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My data points are (97.57,6.14), (90.54,7.03), (81.99,8.55), (71.47,10.52), (56.5,14.97) and (31.88,24.62). I'm trying to find the nonlinear equation that describes these points, but I'm having trouble. Can anyone come up with it.

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wolframalpha.com/input/… –  Amzoti Jul 14 '13 at 3:49
There's no such thing as "the" equation fitting the data. Lagrange interpolation will give you "a" function fitting the data; cubic splines will give you another; there are other methods; which one's the best depends on a lot of facts that you haven't told us (and might not know). –  Gerry Myerson Jul 14 '13 at 3:53
When trying to fit a mathematical model to data (by adjustment of parameters), the choice of mathematical model (your "nonlinear equation") is usually motivated by an understanding of the source of the data (which you have not shared). For example, your second coordinates appear to increase with decreasing first coordinates. Real world applications entail some apriori explanatory framework (theory) which allows us to assess the meaning of such a correlation and then choose a compatible numeric formulation. –  hardmath Jul 14 '13 at 4:09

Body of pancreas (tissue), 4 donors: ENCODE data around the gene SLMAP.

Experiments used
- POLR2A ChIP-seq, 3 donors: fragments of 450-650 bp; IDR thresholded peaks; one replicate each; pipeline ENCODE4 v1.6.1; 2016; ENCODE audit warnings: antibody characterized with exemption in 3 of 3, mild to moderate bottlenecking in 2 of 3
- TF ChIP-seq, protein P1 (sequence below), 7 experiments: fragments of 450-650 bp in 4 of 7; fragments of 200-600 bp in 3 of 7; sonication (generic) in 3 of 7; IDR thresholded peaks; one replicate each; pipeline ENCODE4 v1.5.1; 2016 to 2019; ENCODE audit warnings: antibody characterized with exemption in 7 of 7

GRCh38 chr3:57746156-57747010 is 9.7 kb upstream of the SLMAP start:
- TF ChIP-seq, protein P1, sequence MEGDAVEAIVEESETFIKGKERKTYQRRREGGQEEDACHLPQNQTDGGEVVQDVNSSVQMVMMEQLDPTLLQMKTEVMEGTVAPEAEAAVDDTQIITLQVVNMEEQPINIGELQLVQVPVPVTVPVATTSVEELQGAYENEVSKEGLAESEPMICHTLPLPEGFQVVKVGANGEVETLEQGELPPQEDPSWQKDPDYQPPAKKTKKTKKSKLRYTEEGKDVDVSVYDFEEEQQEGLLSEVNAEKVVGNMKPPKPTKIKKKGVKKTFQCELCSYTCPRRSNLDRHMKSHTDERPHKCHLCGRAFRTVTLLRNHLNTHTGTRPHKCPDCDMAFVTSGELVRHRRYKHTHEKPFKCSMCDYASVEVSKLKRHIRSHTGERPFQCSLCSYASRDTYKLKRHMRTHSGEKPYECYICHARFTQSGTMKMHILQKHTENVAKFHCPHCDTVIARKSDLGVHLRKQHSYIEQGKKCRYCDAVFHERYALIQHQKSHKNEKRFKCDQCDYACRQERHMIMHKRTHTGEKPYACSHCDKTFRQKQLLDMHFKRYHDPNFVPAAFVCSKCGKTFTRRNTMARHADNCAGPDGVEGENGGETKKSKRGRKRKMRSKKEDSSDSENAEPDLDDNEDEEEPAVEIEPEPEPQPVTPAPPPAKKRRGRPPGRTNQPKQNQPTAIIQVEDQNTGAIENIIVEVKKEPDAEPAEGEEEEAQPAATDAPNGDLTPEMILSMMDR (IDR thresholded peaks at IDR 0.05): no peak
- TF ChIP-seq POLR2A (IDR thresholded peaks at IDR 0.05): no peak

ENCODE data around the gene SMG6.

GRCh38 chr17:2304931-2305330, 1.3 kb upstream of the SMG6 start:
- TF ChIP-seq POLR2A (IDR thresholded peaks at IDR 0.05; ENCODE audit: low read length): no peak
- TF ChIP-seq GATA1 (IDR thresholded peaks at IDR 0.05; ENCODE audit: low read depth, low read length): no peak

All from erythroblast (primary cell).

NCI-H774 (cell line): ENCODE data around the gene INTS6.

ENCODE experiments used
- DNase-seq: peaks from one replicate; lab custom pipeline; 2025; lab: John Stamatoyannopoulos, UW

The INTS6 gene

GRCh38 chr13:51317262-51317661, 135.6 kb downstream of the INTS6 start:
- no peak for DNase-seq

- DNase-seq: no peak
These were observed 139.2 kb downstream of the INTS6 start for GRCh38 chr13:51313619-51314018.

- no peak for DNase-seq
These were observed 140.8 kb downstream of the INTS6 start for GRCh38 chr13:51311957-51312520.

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It's pretty much impossible to come up with "the" nonlinear equation that describes the data without more information on the problem, such as the source of the data and the desired fitted form, or at the very least the units. What's the independent and dependent variables? Time? Position? Elevation? Force? Voltage? Money? You can't just list random data points and expect to automatically fit the "correct" function to it; we need more information to solve this problem.

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An Answer should provide more than a complaint that the Question is "pretty much impossible". There are things you can do easily enough to provide value to Readers while scrutinizing the Question's assumptions. E.g. pop the six data points in a spreadsheet and do a linear fit, and show that the need for "nonlinear equation" is doubtful (linear fit is pretty good). –  hardmath Jul 14 '13 at 13:20

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